Why Do Marvel Movies Look Kind of Bad?

Even if there is growing fatigue when it comes to superhero movies, there’s no doubt that movies from Marvel’s Cinematic Universe are the best of the bunch. Heck, some Marvel movies are legitimately great films and even the not so good ones still have great actors playing fantastic characters. Basically, they’re all very fun to watch. So why then, do Marvel movies look so blah, drab, and just plain bad?


It’s the color grading. There’s no pure black value in the Marvel universe and that turns a lot of scenes that should pop, like the epic fight sequence in Captain America: Civil War, into what Patrick (H) Willems calls, “a giant parking lot”. And it’s true, looking back at Marvel movies through this video, you’ll see how ugly and strangely bland they all are. There are some other reasons why this is (shooting on digital vs film, an Arri Alexa vs a Red Weapon 8K) but it essentially boils down to Marvel’s black being more like a very dark gray. Having a darker black value in a shot makes all the other colors stand out more. Without a true black, you get bleh. And that’s what we get in Marvel movies.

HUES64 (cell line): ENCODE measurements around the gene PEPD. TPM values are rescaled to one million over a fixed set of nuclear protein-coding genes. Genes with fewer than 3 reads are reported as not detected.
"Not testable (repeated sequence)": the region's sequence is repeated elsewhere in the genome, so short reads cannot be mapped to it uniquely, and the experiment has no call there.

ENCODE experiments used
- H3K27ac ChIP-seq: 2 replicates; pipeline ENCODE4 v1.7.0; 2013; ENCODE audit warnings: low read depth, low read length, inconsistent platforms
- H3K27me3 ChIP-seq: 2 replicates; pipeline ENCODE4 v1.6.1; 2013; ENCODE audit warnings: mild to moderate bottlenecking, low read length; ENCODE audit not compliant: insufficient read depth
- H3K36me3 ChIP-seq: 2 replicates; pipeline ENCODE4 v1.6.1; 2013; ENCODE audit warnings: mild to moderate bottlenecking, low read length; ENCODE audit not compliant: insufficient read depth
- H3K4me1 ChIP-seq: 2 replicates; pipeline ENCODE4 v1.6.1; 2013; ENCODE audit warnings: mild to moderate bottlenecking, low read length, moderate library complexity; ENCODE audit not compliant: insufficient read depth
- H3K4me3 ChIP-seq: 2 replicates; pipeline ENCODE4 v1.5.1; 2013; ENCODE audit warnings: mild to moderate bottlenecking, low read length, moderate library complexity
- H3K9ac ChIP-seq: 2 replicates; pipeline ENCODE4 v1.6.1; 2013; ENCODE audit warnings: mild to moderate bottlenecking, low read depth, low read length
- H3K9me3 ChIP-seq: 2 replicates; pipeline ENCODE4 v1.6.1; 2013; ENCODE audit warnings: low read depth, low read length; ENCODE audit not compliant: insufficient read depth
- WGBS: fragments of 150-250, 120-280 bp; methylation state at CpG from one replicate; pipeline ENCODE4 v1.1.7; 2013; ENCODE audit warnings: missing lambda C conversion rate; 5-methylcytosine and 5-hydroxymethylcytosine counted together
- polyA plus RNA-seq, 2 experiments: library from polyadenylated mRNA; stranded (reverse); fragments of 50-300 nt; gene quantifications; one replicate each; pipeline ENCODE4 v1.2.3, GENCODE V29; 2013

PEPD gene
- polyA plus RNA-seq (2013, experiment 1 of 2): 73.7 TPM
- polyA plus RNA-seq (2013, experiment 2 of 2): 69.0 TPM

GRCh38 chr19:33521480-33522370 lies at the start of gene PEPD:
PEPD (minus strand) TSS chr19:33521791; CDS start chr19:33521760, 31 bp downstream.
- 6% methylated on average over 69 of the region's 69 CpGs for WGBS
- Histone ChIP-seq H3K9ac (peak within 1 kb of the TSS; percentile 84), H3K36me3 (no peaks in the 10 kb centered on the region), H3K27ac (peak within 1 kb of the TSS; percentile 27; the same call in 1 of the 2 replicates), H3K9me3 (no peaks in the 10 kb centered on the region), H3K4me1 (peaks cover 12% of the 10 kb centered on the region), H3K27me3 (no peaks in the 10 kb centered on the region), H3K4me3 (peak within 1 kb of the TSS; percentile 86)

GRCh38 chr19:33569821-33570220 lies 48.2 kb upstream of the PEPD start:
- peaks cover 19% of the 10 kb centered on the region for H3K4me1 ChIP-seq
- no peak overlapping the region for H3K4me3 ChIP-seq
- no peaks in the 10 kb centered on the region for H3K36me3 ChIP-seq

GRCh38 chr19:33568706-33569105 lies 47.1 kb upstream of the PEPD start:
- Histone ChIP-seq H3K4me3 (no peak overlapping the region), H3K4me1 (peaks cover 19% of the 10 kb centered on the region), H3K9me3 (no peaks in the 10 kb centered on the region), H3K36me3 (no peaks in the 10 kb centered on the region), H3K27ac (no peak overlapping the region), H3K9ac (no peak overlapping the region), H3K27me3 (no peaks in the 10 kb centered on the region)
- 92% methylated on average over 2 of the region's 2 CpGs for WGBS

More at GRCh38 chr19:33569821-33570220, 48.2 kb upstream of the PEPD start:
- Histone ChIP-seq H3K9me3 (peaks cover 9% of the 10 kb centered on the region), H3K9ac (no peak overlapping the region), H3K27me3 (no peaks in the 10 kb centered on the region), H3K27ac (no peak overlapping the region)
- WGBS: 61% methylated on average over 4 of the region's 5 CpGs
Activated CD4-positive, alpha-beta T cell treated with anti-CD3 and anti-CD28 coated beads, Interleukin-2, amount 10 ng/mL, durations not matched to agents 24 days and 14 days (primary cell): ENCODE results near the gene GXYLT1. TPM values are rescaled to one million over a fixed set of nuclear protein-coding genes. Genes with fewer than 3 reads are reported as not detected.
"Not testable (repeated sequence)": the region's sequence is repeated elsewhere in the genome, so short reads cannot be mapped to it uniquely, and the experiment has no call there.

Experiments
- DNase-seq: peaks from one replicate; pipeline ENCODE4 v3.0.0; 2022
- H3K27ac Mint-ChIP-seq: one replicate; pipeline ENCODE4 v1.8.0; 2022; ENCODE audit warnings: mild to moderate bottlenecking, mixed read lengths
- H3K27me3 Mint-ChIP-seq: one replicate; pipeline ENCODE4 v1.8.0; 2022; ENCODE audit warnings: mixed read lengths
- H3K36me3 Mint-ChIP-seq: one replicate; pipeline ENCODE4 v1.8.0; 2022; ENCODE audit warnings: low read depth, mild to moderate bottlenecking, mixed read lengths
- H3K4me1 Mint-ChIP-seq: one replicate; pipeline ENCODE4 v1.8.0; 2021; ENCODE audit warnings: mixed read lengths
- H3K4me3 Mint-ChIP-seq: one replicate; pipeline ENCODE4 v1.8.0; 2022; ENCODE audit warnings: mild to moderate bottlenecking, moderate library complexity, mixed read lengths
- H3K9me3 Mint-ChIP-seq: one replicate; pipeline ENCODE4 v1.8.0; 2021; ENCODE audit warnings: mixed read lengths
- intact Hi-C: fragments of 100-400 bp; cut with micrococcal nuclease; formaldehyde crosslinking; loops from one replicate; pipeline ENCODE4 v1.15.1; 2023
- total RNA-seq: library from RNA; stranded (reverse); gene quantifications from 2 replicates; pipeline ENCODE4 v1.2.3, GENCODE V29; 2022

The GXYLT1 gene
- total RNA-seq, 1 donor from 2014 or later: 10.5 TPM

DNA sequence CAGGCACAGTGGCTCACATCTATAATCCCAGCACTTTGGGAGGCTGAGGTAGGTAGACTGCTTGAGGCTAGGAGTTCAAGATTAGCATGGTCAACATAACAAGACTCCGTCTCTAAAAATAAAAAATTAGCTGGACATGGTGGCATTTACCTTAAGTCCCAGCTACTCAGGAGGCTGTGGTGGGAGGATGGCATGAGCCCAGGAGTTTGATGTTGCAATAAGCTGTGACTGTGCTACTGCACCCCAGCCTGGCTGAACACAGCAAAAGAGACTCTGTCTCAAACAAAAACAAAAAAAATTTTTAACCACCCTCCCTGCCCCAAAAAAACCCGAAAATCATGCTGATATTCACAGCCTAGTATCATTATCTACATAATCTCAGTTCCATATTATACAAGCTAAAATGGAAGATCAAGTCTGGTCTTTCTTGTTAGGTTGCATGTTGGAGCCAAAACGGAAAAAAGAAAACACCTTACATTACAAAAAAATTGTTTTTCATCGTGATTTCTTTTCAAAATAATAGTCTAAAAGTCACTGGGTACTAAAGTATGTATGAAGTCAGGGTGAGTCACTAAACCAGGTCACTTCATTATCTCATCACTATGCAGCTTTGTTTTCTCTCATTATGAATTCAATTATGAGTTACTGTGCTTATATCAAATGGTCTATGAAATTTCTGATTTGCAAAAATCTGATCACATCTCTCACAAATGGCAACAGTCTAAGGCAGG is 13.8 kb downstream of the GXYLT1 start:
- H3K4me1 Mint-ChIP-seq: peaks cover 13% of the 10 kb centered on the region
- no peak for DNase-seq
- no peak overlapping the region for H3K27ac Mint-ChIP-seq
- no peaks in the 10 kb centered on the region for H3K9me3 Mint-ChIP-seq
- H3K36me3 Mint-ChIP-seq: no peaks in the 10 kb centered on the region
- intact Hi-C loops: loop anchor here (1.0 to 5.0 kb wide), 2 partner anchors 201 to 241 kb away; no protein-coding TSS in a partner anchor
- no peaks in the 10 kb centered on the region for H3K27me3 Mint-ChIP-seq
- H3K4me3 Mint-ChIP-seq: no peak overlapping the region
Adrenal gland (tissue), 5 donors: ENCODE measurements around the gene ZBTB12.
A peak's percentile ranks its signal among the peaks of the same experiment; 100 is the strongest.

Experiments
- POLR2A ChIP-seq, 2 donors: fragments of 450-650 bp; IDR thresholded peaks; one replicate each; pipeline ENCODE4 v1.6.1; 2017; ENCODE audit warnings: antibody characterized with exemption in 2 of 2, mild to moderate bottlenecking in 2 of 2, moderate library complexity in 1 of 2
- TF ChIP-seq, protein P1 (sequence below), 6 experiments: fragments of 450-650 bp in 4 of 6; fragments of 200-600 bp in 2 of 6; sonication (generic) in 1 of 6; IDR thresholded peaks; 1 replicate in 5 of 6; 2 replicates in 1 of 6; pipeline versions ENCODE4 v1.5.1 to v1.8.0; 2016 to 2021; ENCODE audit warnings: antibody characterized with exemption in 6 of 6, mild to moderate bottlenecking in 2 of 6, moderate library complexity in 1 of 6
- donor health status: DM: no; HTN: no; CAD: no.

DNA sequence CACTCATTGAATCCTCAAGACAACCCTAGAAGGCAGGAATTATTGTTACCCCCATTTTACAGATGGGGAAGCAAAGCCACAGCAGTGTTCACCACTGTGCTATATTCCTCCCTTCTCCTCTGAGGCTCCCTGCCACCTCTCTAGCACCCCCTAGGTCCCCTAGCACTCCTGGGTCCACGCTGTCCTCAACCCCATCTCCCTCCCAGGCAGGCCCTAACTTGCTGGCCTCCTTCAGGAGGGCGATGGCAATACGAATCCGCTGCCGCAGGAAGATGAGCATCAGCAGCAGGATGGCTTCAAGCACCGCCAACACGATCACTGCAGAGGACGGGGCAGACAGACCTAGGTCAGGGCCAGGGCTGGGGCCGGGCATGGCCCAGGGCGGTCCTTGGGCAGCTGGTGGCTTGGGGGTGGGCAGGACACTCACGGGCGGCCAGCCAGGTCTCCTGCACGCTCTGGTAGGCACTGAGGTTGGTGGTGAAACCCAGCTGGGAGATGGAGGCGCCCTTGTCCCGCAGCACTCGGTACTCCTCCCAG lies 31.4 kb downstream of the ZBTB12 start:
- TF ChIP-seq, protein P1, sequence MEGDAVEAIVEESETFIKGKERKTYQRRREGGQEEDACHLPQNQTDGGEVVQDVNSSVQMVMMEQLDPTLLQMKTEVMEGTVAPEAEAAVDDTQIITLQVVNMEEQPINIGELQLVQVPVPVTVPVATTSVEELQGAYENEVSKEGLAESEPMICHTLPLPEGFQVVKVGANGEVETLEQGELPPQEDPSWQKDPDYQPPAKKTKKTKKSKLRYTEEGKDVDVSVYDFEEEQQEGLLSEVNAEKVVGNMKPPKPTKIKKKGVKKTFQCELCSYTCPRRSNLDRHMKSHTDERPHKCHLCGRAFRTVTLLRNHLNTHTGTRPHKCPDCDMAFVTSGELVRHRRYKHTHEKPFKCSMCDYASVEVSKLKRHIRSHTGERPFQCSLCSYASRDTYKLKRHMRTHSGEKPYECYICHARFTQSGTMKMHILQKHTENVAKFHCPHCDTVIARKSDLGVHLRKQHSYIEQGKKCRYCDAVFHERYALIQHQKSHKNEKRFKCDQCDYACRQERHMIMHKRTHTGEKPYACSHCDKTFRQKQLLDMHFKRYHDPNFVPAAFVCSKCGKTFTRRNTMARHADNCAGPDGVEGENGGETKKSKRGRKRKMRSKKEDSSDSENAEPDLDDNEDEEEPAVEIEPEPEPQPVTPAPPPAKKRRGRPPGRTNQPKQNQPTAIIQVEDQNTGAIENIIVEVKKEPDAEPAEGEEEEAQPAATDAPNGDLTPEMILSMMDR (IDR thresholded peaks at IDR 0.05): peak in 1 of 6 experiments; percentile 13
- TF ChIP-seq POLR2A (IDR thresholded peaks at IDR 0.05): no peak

In the GIF above, the sequence in the bottom right has been color corrected for a darker black while the sequence in the top left is the original footage seen in theaters.


Icarus Rex

This a Bad Video Essay.

I work in movies, I keep in contact with some very experienced color graders, and this video has been met with a combination of laughs and annoyance by professionals.

In other words, the people that have spent most of their lives training their eyes, understanding color science, working in multiple color spaces and deliverable formats, for very large budget movies and TV shows that cater to the most scrupulous of clients, say that this video has so much wrong with it that it isn’t even redeemable.

It should not be shared. It misses so many of the basics of color grading [what is the source of his clips? How is his monitor calibrated? What is the intent of the cinematographer and of the director and of the studio?] that it should really, really be ignored.